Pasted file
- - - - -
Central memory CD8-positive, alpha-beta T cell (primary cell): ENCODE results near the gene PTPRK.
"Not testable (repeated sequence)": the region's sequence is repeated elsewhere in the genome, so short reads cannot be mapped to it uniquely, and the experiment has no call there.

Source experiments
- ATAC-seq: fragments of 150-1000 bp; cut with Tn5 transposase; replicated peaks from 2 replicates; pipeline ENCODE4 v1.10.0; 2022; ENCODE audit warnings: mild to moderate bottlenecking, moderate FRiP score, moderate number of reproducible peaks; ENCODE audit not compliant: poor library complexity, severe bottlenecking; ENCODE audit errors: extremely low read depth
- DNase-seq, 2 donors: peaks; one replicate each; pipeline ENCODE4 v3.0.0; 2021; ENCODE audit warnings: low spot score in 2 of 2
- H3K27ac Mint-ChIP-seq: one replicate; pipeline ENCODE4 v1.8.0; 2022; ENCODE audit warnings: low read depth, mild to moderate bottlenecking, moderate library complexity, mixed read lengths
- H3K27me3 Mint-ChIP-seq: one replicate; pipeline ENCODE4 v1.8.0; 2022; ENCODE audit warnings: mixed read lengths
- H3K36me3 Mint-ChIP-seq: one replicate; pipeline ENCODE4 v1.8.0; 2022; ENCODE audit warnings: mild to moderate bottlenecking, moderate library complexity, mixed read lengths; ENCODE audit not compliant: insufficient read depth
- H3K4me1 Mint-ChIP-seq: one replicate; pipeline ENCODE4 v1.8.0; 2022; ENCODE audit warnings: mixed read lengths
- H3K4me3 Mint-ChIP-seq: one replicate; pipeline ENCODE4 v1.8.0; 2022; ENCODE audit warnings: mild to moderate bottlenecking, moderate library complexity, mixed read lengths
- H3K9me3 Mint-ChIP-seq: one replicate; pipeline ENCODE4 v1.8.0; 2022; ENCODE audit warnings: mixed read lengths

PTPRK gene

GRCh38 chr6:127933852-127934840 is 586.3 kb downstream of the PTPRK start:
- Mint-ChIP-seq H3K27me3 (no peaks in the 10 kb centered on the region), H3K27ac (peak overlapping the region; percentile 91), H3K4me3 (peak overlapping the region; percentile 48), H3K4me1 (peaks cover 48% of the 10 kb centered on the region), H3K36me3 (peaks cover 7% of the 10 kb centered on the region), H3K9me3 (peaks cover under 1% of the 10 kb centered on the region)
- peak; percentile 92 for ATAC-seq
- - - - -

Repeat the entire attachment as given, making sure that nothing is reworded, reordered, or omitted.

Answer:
Central memory CD8-positive, alpha-beta T cell (primary cell): ENCODE results near the gene PTPRK.
"Not testable (repeated sequence)": the region's sequence is repeated elsewhere in the genome, so short reads cannot be mapped to it uniquely, and the experiment has no call there.

Source experiments
- ATAC-seq: fragments of 150-1000 bp; cut with Tn5 transposase; replicated peaks from 2 replicates; pipeline ENCODE4 v1.10.0; 2022; ENCODE audit warnings: mild to moderate bottlenecking, moderate FRiP score, moderate number of reproducible peaks; ENCODE audit not compliant: poor library complexity, severe bottlenecking; ENCODE audit errors: extremely low read depth
- DNase-seq, 2 donors: peaks; one replicate each; pipeline ENCODE4 v3.0.0; 2021; ENCODE audit warnings: low spot score in 2 of 2
- H3K27ac Mint-ChIP-seq: one replicate; pipeline ENCODE4 v1.8.0; 2022; ENCODE audit warnings: low read depth, mild to moderate bottlenecking, moderate library complexity, mixed read lengths
- H3K27me3 Mint-ChIP-seq: one replicate; pipeline ENCODE4 v1.8.0; 2022; ENCODE audit warnings: mixed read lengths
- H3K36me3 Mint-ChIP-seq: one replicate; pipeline ENCODE4 v1.8.0; 2022; ENCODE audit warnings: mild to moderate bottlenecking, moderate library complexity, mixed read lengths; ENCODE audit not compliant: insufficient read depth
- H3K4me1 Mint-ChIP-seq: one replicate; pipeline ENCODE4 v1.8.0; 2022; ENCODE audit warnings: mixed read lengths
- H3K4me3 Mint-ChIP-seq: one replicate; pipeline ENCODE4 v1.8.0; 2022; ENCODE audit warnings: mild to moderate bottlenecking, moderate library complexity, mixed read lengths
- H3K9me3 Mint-ChIP-seq: one replicate; pipeline ENCODE4 v1.8.0; 2022; ENCODE audit warnings: mixed read lengths

PTPRK gene

GRCh38 chr6:127933852-127934840 is 586.3 kb downstream of the PTPRK start:
- Mint-ChIP-seq H3K27me3 (no peaks in the 10 kb centered on the region), H3K27ac (peak overlapping the region; percentile 91), H3K4me3 (peak overlapping the region; percentile 48), H3K4me1 (peaks cover 48% of the 10 kb centered on the region), H3K36me3 (peaks cover 7% of the 10 kb centered on the region), H3K9me3 (peaks cover under 1% of the 10 kb centered on the region)
- peak; percentile 92 for ATAC-seq